I was also able to do something I missed doing last visit which was to explore what is called Walking Street during the Sunday night market. At any other time the street is called Ratchadamnoen Road which is in the old city next to the famous Tha Phae Gate in the old city wall.

Again, loyal readers will remember that I took lots of food photos last time so this time I took photos on a Pattern Theme. All the handmade items on sale at the various stalls are so colourful and often arranged so artfully they beg to have their photo taken and so I did. I hope you like the results!! Do let me know,
ok ??

HAT YAI April 2nd – 9th

I had no idea when I went to Hat Yai that it was the third largest city in Thailand after Bangkok and Chiang Mai and I knew little beyond some basic information I googled. It is only 60km to the Malaysian border and thus has many Malay influences in the architecture and food and so on.

I heard about the car bomb that exploded two days before I flew to Hat Yai while I was waiting in departures in Bangkok. It went off in the underground car park of the Lee Gardens hotel on the Saturday two days before I and my friend, who is from near the city, arrived and after dropping off the luggage at my small hotel we walked round two corners to view the bomb scene. If the bomb had gone off in the UK it would not be possible to get up close to view the scene and, at best, all one would see is plastic screens around the site.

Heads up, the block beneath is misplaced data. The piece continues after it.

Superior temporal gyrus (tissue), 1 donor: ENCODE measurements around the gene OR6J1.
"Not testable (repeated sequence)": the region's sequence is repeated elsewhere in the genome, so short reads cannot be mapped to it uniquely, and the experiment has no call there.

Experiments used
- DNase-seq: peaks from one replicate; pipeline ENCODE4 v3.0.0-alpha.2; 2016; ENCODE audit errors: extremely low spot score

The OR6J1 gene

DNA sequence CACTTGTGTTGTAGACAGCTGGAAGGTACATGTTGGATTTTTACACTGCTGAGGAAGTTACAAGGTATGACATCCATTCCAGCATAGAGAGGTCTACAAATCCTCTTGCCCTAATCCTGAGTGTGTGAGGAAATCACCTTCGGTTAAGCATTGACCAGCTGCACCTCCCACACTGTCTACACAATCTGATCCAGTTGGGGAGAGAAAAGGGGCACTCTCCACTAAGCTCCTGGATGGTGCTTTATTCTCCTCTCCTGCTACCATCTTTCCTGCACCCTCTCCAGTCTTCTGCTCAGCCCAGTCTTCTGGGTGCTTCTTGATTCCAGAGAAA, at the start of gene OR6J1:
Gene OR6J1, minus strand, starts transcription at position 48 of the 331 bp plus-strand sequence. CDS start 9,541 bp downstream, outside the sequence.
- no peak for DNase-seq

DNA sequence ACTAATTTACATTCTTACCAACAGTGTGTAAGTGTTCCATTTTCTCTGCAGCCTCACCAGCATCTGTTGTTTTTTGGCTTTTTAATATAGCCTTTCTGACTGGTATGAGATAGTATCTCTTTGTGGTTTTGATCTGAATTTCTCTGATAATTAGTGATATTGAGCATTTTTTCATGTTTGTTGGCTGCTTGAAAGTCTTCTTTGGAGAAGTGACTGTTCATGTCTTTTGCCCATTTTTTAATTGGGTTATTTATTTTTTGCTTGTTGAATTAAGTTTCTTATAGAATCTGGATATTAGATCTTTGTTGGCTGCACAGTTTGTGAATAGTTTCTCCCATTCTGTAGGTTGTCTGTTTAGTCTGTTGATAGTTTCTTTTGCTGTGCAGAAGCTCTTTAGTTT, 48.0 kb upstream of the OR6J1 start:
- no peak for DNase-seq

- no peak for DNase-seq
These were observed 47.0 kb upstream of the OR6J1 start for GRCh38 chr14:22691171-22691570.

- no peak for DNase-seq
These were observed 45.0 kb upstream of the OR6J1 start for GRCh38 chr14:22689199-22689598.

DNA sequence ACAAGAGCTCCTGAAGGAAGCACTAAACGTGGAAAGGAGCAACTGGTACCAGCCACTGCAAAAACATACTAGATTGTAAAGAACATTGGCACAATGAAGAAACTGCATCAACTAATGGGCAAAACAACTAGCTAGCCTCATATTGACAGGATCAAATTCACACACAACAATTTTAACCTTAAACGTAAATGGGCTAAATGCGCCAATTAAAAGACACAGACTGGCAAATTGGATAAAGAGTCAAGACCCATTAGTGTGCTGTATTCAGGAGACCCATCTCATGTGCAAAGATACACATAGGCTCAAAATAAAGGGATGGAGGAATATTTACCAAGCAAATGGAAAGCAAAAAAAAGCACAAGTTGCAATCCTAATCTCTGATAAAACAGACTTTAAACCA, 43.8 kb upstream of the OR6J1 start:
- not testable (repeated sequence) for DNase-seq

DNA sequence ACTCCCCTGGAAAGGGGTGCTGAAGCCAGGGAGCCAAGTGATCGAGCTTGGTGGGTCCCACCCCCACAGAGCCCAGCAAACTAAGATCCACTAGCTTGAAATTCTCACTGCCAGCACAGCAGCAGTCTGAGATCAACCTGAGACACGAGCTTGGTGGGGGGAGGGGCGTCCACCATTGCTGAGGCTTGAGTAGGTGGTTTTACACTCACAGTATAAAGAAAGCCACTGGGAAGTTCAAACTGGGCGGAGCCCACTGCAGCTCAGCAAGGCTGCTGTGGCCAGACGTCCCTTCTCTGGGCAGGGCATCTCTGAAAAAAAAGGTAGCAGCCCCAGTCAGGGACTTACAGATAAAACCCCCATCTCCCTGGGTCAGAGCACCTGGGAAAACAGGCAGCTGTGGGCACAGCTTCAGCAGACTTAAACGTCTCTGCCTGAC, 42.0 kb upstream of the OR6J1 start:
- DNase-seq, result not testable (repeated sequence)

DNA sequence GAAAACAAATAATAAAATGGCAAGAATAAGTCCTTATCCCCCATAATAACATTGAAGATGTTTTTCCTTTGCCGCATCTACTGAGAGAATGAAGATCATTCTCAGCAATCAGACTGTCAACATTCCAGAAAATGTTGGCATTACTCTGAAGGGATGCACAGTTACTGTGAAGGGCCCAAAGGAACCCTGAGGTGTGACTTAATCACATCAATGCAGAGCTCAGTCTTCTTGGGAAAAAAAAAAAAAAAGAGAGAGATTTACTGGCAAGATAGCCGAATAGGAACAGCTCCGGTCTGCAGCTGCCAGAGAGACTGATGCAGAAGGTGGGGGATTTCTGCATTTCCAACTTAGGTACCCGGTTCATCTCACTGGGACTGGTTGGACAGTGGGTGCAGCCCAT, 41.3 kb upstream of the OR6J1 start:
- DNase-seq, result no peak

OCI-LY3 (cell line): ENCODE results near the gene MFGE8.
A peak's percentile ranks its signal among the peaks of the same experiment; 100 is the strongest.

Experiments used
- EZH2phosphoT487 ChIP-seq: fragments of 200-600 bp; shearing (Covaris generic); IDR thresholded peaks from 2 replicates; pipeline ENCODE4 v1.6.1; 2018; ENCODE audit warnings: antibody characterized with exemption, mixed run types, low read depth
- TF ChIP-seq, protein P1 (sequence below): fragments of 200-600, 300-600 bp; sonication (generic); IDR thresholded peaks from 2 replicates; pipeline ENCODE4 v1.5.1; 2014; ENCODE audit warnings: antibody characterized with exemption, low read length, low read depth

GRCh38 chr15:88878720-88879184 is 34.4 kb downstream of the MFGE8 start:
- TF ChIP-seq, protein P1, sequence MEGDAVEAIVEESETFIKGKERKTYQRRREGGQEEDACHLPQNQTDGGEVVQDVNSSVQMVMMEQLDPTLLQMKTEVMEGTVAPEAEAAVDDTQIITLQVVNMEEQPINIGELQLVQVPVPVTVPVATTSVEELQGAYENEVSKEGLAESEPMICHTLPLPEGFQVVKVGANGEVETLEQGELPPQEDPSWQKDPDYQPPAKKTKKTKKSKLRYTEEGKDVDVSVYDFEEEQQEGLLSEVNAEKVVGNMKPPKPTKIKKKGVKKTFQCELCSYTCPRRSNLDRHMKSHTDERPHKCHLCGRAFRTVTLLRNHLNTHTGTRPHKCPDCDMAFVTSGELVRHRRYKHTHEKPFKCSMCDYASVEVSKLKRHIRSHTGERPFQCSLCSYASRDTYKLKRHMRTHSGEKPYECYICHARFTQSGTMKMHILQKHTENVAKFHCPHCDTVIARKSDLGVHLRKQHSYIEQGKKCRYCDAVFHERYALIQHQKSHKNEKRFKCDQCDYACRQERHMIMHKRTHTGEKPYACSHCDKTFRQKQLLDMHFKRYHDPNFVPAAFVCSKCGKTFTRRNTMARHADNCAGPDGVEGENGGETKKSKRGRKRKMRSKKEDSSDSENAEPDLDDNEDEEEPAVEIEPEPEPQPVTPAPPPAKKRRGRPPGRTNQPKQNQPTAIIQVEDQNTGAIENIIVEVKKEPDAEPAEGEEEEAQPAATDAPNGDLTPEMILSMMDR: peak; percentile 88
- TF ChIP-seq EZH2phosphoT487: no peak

In Hat Yai we not only had free access to the area but there was no problem getting up close to take photos of the burnt out Macdonald’s and the shattered windows of the Sizzlers restaurant next door. Not only that but the authorities had the time to take photos of the immediate aftermath of the bomb and have the photos printed onto a large banner for public display; a photo of the banner is in my gallery.